French Defense - Classical Repertoire against 3.Nd2 


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Introduction and Free Preview  Free
  • French Strategy - Learn How to Play with the French Isolani  Closed
  • Chapter 1 - 1.e4 e6 2.d4 d5 3.Nd2 c5 4.exd5 exd5 5.Nf3 Nc6 6.Bb5 exd4 7.Nxd4  Closed
  • Chapter 2 - 1.e4 e6 2.d4 d5 3.Nd2 c5 4.exd5 exd5 5.Nf3 Nc6 6.Bb5 exd4 7.0-0 Bd6 8.Nb3 Nge7 9.Nbxd4 0-0 10.c3 Bg4 11.Qa4  Closed
  • Chapter 3 - 1.e4 e6 2.d4 d5 3.Nd2 c5 4.exd5 exd5 5.Nf3 Nc6 6.Bb5 exd4 7.0-0 Bd6 8.Nb3 Nge7 9.Nbxd4 0-0 10.c3 Bg4 11.Be2  Closed
  • Chapter 4 - 1.e4 e6 2.d4 d5 3.Nd2 c5 4.exd5 exd5 5.Nf3 Nc6 6.Bb5 exd4 7.0-0 Bd6 8.Nb3 Nge7 9.Nbxd4 0-0 10.Be3  Closed
  • Chapter 5 - 1.e4 e6 2.d4 d5 3.Nd2 c5 4.exd5 exd5 5.Nf3 Nc6 6.Bb5 exd4 7.0-0 Bd6 8.Nb3 Nge7 9.Nbxd4 0-0 10.Bg5  Closed
  • Chapter 6 - 1.e4 e6 2.d4 d5 3.Nd2 c5 4.exd5 exd5 5.Nf3 Nc6 6.Bb5 exd4 7.0-0 Bd6 8.Nb3 Nge7 9.Nbxd4 0-0 10.h3  Closed
  • Chapter 7 - 1.e4 e6 2.d4 d5 3.Nd2 c5 4.exd5 exd5 5.Nf3 Nc6 6.Bb5 exd4 7.0-0 Bd6 8.Nb3 Nge7 9.Nfxd4  Closed
  • Chapter 8 - 1.e4 e6 2.d4 d5 3.Nd2 c5 4.exd5 exd5 5.Nf3 Nc6 6.Bb5 exd4 7.Qe2+  Closed
  • Chapter 9 - 1.e4 e6 2.d4 d5 3.Nd2 c5 4.exd5 exd5 5.Nf3 Nc6 6.Bb5 exd4 7.Qe2+ Qe7 8.Nxd4 Qxe2 9.Nxe2  Closed
  • Chapter 10 - 1.e4 e6 2.d4 d5 3.Nd2 c5 4.exd5 exd5 5.Nf3 Nc6 6.Bb5 exd4 7.Qe2+ Qe7 8.Nxd4 Qxe2 9.Kxe2 Bd7 10.Nxc6  Closed
  • Chapter 11 - 1.e4 e6 2.d4 d5 3.Nd2 c5 4.exd5 exd5 5.Nf3 Nc6 6.Bb5 exd4 7.Qe2+ Qe7 8.Nxd4 Qxe2 9.Kxe2 Bd7 10.N2b3  Closed
  • Chapter 12 - 1.e4 e6 2.d4 d5 3.Nd2 c5 4.exd5 exd5 5.Nf3 Nc6 6.Bb5 exd4 7.Qe2+ Qe7 8.Nxd4 Qxe2 9.Kxe2 Bd7 10.N2f3  Closed
  • Chapter 13 - 1.e4 e6 2.d4 d5 3.Nd2 c5 4.exd5 exd5 5.Bb5+ Nc6 6.Ne2  Closed
  • Chapter 14 - 1.e4 e6 2.d4 d5 3.Nd2 c5 4.exd5 exd5 5.Bb5+ Nc6 6.Qe2 Be7 7.dxc5 Nf6 8.Nb3 0-0 9.Be3  Closed
  • Chapter 15 - 1.e4 e6 2.d4 d5 3.Nd2 c5 4.exd5 exd5 5.Bb5+ Nc6 6.Qe2 Be7 7.dxc5 Nf6 8.Nb3 0-0 9.Nf3  Closed
  • Chapter 16 - 1.e4 e6 2.d4 d5 3.Nd2 c5 4.exd5 exd5 5.Bb5+ Nc6 6.Qe2 Be7 7.dxc5 Nf6 8.Nb3 0-0 9.Nf3 Re8 10.Be3 a6 11.Ba4  Closed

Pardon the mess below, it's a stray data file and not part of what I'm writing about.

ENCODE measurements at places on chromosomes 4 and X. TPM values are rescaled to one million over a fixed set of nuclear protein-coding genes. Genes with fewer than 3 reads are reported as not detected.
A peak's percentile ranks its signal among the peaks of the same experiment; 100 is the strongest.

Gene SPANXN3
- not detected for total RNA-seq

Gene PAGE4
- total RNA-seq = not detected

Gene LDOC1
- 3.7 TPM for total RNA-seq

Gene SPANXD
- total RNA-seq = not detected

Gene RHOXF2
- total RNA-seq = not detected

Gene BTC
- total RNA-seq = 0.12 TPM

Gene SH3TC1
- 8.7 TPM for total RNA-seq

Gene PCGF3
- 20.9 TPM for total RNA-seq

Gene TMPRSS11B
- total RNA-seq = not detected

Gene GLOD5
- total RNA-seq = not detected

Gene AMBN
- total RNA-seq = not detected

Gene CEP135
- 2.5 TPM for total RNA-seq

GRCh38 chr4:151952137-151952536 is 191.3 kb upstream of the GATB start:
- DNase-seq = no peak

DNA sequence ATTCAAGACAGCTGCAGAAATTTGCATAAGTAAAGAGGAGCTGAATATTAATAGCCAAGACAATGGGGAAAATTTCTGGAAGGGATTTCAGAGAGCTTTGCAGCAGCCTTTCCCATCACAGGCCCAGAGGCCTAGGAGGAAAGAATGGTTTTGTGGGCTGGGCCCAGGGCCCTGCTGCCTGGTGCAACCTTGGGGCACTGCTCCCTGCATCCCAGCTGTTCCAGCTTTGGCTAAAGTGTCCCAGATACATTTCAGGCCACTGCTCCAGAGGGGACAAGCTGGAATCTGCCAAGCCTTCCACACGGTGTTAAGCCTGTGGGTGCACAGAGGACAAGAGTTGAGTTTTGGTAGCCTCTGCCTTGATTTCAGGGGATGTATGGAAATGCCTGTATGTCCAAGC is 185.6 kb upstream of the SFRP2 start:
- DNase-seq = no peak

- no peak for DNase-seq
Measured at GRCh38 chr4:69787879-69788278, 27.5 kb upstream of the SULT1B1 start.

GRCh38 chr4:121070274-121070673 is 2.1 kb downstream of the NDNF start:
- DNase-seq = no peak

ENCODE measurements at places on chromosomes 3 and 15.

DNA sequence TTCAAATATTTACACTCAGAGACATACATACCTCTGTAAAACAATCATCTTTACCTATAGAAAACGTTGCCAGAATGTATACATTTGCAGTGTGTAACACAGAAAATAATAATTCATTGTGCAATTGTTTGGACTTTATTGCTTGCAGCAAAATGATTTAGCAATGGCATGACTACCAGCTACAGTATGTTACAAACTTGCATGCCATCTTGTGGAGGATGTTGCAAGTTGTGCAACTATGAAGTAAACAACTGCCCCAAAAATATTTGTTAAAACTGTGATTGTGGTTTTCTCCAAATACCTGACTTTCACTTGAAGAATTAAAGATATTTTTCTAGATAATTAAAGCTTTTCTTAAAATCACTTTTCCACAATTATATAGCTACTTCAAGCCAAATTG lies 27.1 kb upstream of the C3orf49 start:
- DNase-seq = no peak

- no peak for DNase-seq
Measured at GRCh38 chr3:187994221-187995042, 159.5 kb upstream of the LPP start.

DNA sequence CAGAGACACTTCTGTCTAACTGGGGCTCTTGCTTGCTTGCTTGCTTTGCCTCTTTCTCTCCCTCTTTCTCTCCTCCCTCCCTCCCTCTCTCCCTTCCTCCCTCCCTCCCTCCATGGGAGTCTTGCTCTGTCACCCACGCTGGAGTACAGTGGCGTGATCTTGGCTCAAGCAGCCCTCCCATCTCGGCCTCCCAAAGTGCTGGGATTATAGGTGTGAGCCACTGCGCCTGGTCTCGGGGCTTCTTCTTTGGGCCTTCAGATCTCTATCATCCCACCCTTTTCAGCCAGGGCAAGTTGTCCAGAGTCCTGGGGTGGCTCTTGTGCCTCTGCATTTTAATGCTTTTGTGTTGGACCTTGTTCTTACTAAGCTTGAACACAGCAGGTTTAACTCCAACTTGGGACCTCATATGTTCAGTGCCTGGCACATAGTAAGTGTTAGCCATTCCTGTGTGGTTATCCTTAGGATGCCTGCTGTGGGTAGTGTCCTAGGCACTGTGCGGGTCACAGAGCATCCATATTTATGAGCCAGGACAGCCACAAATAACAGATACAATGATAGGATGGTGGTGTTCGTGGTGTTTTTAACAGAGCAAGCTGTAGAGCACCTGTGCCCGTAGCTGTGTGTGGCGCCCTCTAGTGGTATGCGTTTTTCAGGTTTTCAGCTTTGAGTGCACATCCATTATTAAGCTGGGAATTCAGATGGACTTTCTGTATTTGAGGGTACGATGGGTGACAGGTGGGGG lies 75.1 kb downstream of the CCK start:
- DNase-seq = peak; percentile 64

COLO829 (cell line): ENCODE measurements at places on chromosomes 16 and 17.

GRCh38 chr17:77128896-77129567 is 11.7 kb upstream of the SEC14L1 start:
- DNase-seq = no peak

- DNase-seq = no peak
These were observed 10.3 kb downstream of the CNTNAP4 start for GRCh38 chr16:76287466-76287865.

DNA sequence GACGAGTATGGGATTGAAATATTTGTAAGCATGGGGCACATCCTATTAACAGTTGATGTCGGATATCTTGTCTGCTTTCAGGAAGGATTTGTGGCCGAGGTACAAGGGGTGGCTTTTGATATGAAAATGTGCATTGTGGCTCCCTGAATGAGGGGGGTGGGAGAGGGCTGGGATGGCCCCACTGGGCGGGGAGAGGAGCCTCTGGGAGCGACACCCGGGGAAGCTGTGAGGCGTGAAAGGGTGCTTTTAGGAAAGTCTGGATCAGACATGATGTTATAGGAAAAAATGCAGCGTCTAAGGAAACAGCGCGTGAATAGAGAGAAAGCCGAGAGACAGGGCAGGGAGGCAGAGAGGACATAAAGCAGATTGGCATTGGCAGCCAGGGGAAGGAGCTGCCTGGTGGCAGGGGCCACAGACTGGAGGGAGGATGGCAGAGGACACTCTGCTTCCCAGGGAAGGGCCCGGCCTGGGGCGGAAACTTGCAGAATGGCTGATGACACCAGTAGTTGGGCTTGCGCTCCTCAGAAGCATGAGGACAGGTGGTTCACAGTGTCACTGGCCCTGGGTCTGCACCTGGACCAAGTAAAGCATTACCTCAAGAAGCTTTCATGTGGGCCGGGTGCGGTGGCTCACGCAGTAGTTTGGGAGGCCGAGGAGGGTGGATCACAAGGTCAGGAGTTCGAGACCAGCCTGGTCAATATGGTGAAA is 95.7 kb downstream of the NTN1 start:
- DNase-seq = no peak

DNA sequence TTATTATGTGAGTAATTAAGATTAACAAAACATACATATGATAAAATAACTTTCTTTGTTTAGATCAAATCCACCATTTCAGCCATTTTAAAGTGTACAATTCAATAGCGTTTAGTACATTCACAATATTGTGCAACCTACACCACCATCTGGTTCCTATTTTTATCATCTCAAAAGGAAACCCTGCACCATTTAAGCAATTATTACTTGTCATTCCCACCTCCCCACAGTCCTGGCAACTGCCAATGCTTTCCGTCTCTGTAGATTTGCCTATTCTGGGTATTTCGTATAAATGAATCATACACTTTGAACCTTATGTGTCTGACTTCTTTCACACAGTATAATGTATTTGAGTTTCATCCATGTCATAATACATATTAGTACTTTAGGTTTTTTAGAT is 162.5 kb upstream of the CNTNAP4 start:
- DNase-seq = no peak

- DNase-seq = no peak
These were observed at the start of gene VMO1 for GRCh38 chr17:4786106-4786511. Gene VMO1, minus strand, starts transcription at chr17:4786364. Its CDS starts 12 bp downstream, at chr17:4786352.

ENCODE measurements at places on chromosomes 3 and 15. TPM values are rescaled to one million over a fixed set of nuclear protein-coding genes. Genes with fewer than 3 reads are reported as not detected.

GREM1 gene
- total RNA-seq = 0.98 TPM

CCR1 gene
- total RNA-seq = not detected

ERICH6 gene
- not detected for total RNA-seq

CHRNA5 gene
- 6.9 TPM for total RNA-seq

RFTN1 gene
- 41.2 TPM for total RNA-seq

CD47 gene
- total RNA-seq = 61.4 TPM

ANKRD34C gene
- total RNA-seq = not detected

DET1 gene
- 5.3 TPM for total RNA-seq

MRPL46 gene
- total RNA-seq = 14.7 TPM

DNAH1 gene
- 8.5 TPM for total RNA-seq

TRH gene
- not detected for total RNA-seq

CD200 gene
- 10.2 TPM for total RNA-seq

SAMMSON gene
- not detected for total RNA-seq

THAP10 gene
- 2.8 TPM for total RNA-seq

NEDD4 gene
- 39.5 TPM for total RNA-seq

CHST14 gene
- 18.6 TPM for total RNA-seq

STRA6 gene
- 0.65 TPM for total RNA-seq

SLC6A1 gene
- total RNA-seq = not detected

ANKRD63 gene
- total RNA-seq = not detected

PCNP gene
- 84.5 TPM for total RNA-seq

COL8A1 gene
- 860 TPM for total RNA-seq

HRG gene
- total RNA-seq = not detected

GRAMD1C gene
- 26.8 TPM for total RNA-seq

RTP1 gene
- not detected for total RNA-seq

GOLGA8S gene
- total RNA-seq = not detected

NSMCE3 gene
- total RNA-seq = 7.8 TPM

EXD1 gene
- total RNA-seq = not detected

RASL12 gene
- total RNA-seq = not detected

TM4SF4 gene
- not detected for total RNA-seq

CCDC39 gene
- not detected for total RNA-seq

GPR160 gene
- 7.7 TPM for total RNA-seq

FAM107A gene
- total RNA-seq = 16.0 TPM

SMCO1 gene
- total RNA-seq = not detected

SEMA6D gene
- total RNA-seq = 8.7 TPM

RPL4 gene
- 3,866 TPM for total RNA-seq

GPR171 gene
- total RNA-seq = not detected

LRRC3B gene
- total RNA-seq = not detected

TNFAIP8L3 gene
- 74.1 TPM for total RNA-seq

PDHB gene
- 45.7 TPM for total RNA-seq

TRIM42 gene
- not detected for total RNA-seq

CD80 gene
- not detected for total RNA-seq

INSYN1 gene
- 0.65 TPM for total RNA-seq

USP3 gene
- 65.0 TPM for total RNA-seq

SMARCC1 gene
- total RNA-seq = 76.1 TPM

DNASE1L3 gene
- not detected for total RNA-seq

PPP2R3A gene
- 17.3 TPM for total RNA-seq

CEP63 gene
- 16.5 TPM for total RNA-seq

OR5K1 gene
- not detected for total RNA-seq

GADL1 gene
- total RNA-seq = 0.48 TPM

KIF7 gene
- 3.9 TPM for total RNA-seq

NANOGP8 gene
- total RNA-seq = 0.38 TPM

• Chapter 17 - 4.Ngf3 and Other Lines  Closed
  • Test Section  Closed
  • Update (October 2019) - Carlsson, P - Marin, M  Closed
  • Update (October 2019) - Oleksienko, M - Mousavi, S  Closed
  • Update (October 2019) - Garcia Trobat - Marin, M  Closed
  • Test Section  Closed
  • 19.90 EUR




    In this database, GM Mihail Marin offers a repertoire against 3.Nd2 French (the so-called Tarrasch system) based on the Isolated queen's pawn (or Isolani). The author relies on his extensive experience with the Isolani to guide you through the intricacies of arguably the most important pawn structure in chess.

    After the starting moves of the opening: 1.e4 e6 2.d4 d5 3.Nd2 c5 4.exd5,


    Marin explains why he prefers 4...exd5 (which leads to the above-mentioned pawn structure) over the fashionable 4...Qxd5. It offers an “early strategic plot in the center” which requires an understanding of positional subtleties first and foremost, while memorization of concrete and forced opening lines takes the back seat. 

    After the most common 5.Ngf3, the author argues that the classical treatment 5...Nc6, advocated by French experts Kortchnoi and Uhlmann in their prime, is a more robust choice compared to 5...Nf6 6.Bb5+ Bd7 and 5...a6 systems.


    In his own words: “ the years when I was making my first steps in tournament chess, this was Kortschnoj's main and most reliable weapon during the final Candidates' match with Karpov. He played it six times always reaching draws without facing any special problems.”

    White's most active response is 6.Bb5 when Marin prefers immediate clearance in the center with 6...cxd4!? over the far more popular 6...Bd6.


    First used by the 6th world Champion Mikhail Botvinnik, this interesting system was brought into the limelight by Viktor Kortchnoi in his Candidates finals matches with Anatoly Karpov and Robert Huebner in 1974 and 1980, respectively. White has three basic continuations: 7.Nxd4; 7.0-0; and 7.Qe2+, which are analyzed in detail in theoretical part (Chapters 1 to 17).

     Theoretical part:

     Chapter 1: 7.Nxd4


    Marin explains how this natural-looking move allows Black to develop his king's knight to its best square f6 as White neglects the idea of disrupting Black's development with 0-0 and Re1+. After 7...Bd7, white's most usual response is 8.N2f3, which allows Black just enough time to complete his development naturally with 8...Nf6.